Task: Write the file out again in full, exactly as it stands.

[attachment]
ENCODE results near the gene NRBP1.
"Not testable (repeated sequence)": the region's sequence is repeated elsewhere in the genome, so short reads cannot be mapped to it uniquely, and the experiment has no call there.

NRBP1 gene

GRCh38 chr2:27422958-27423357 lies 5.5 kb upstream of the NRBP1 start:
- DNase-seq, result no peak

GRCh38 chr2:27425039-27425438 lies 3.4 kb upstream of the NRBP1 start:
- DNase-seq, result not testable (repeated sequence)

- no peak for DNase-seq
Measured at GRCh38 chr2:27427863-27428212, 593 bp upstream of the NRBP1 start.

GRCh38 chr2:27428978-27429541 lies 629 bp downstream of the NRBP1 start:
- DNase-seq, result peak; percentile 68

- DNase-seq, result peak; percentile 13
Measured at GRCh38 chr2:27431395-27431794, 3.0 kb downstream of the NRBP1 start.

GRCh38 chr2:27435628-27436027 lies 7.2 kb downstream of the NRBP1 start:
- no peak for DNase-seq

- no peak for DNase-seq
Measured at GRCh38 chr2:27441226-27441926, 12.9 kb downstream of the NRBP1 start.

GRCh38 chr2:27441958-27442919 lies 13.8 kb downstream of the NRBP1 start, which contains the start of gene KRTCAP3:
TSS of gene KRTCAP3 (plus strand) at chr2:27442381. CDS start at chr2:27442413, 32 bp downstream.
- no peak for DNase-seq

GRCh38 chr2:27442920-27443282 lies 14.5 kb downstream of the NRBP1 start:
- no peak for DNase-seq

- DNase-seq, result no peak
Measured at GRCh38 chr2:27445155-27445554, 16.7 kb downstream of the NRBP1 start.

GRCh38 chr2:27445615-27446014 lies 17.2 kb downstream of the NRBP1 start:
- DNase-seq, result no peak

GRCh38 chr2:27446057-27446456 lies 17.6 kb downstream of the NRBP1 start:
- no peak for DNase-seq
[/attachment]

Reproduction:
ENCODE results near the gene NRBP1.
"Not testable (repeated sequence)": the region's sequence is repeated elsewhere in the genome, so short reads cannot be mapped to it uniquely, and the experiment has no call there.

NRBP1 gene

GRCh38 chr2:27422958-27423357 lies 5.5 kb upstream of the NRBP1 start:
- DNase-seq, result no peak

GRCh38 chr2:27425039-27425438 lies 3.4 kb upstream of the NRBP1 start:
- DNase-seq, result not testable (repeated sequence)

- no peak for DNase-seq
Measured at GRCh38 chr2:27427863-27428212, 593 bp upstream of the NRBP1 start.

GRCh38 chr2:27428978-27429541 lies 629 bp downstream of the NRBP1 start:
- DNase-seq, result peak; percentile 68

- DNase-seq, result peak; percentile 13
Measured at GRCh38 chr2:27431395-27431794, 3.0 kb downstream of the NRBP1 start.

GRCh38 chr2:27435628-27436027 lies 7.2 kb downstream of the NRBP1 start:
- no peak for DNase-seq

- no peak for DNase-seq
Measured at GRCh38 chr2:27441226-27441926, 12.9 kb downstream of the NRBP1 start.

GRCh38 chr2:27441958-27442919 lies 13.8 kb downstream of the NRBP1 start, which contains the start of gene KRTCAP3:
TSS of gene KRTCAP3 (plus strand) at chr2:27442381. CDS start at chr2:27442413, 32 bp downstream.
- no peak for DNase-seq

GRCh38 chr2:27442920-27443282 lies 14.5 kb downstream of the NRBP1 start:
- no peak for DNase-seq

- DNase-seq, result no peak
Measured at GRCh38 chr2:27445155-27445554, 16.7 kb downstream of the NRBP1 start.

GRCh38 chr2:27445615-27446014 lies 17.2 kb downstream of the NRBP1 start:
- DNase-seq, result no peak

GRCh38 chr2:27446057-27446456 lies 17.6 kb downstream of the NRBP1 start:
- no peak for DNase-seq